Norwich mechanic told to find job eight years after he had to stop work with bad back

Keith Ashley pictured in the early 1990s working on the cars at Le Mans. Photo: Keith Ashley

Keith Ashley pictured in the early 1990s working on the cars at Le Mans. Photo: Keith Ashley - Credit: Keith Ashley

Aged 54 and with four operations already completed on his severely bad back, Keith Ashley holds little hope of finding a new job.

Norfolk Disabled People Against the Cuts demonstrate outside St Mary's House, Duke Street over disab

Norfolk Disabled People Against the Cuts demonstrate outside St Mary's House, Duke Street over disabled access. Picture by SIMON FINLAY. - Credit: Archant Norfolk

But that is what he must now do after his disability benefit was stopped after eight years and he was told by assessors he could work again.

The former mechanic at Lotus is one of thousands of people who have had their benefits stopped under the government's disability welfare reforms.

The aim of the reforms is to get more people into work and reduce the welfare bill.

Mr Ashley, of Elizabeth Fry Road in Earlham, worked for more than 20 years as a mechanic, but eight years ago had to stop from a back injury and started receiving incapacity benefits of around £100 a week.


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In July he was assessed for a benefit called Employment and Support Allowance (ESA) which has replaced incapacity benefit.

At the assessment in St Mary's House in Norwich he was given six points for his disability. Claimants need at least 15 to qualify for ESA.

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'They say you are fit for work if you can lift an empty cardboard box and push a button,' he said.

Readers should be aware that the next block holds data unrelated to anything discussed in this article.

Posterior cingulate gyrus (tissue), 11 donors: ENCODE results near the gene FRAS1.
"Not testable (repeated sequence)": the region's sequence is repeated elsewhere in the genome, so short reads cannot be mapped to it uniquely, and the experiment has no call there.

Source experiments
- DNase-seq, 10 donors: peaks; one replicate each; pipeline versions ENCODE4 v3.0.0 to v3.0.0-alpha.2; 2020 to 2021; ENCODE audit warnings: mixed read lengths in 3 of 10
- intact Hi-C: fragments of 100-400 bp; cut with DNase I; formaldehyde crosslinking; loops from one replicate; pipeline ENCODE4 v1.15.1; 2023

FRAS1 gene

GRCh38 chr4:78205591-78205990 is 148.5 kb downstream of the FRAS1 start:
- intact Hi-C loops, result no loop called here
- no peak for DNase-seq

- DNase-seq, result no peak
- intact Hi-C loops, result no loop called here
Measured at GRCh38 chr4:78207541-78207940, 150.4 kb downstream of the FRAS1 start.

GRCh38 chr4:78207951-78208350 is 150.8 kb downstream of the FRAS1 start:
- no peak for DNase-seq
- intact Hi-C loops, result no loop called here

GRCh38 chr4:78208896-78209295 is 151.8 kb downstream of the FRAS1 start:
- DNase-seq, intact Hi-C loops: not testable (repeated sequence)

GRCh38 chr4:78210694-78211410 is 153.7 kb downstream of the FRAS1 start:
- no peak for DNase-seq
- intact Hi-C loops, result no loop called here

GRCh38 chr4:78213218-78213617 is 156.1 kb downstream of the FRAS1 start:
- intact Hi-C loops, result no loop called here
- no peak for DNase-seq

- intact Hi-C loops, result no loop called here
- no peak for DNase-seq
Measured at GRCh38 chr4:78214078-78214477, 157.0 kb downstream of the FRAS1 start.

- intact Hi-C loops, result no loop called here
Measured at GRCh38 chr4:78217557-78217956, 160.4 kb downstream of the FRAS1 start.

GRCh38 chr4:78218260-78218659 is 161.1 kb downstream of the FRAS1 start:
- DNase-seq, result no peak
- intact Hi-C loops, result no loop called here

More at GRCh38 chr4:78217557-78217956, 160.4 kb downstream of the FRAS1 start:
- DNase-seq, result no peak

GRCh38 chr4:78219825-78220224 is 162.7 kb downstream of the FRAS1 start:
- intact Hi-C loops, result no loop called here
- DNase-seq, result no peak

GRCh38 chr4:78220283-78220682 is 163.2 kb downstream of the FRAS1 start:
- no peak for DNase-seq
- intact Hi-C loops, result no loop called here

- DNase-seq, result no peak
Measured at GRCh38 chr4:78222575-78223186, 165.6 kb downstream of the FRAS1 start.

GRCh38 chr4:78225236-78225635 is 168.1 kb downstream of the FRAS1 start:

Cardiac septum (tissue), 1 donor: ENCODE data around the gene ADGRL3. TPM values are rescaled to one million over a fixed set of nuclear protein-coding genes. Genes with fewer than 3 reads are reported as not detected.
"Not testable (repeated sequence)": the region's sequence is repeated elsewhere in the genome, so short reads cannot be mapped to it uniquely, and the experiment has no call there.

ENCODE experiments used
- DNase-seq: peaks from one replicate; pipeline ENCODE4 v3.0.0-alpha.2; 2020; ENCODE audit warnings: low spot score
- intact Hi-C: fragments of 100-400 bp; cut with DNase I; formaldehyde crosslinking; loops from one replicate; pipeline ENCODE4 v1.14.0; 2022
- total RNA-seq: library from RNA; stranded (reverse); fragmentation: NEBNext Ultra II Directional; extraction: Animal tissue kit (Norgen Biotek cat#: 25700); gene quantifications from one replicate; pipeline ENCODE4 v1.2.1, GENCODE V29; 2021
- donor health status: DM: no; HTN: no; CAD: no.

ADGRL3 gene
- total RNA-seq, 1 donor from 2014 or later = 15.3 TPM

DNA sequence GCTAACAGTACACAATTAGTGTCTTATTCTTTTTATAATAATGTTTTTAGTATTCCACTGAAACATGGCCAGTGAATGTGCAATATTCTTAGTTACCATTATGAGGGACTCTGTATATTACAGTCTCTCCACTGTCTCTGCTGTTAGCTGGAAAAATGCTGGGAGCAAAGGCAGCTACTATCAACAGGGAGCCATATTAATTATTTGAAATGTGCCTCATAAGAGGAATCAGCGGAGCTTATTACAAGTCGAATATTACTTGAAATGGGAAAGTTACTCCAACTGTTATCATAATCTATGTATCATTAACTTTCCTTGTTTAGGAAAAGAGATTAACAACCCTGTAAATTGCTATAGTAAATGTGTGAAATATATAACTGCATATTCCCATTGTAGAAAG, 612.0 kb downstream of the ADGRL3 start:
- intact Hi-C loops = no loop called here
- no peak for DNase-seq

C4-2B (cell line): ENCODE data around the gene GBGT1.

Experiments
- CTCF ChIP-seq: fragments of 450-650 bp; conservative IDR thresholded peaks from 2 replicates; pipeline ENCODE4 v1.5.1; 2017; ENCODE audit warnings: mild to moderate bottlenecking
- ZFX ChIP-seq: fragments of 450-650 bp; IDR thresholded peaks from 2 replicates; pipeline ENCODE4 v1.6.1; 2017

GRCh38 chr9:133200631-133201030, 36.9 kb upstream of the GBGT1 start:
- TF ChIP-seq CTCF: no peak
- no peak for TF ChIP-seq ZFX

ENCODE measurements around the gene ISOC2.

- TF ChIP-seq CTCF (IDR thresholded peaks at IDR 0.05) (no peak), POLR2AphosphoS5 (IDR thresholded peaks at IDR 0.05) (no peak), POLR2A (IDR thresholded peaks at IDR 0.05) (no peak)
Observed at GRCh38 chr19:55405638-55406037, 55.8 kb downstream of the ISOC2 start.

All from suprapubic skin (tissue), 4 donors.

'I agree with what they are doing to a certain extent. My problem is I loved my work. I was a mechanic on racing cars for 12 years and I did my back in through that work. With wear and tear over the years my back got worse and I was diagnosed years ago with degenerative discs. I have a mountain of paperwork to prove that.'

Three-quarters of all appeals made by Norfolk disability charity Equal Lives against ESA decisions have been successful this year.

Julie Kemmy, from Equal Lives, said: 'We can't realistically meet the demand, so those numbers don't reflect the total number of people who will be involved in appeals.'

A template letter on the Equal Lives website asking the DWP to reconsider ESA decisions has been downloaded 18,000 times since March.

And Jonathan Toye, from the West Norfolk Disability Information Service (WNDiS), said more than 60pc of appeals they had done this year against ESA decisions had been successful.

'The whole assessment process is completely wrong,' he said. 'The government is losing millions of pounds on this.'

A DWP spokesman said only 4pc of all ESA decisions are overturned on appeal.

'In the majority of successful appeals, decisions are overturned because of the claimant's oral evidence and new written evidence,' they said.

See also: Hundreds of disabled people in Norfolk and Suffolk wrongly stripped of Personal Independence Payments

•What is ESA?

This newspaper previously reported how hundreds of disabled people in Norfolk and Suffolk were being wrongly stripped of a benefit called Personal Independent Payments (PIP) and had the money reinstated on appeal.

But the other plank of disability welfare reform - ESA - has also faced problems.

ESA is paid to people who are unable to work due to illness or disability and replaced incapacity benefit.

Claimants can get up to £73.10 a week and are assessed through something called a work capability assessment.

A report last year by the National Audit Office found the cost to the taxpayer of the disability welfare reforms had doubled in a year from 2014/15 to 2016/17 and was not achieving value for money with its contractors.

Nationally 60pc of appeals against ESA decisions are overturned but only around 8pc of cases go to appeal.

The DWP said decisions are made following a thorough assessment.

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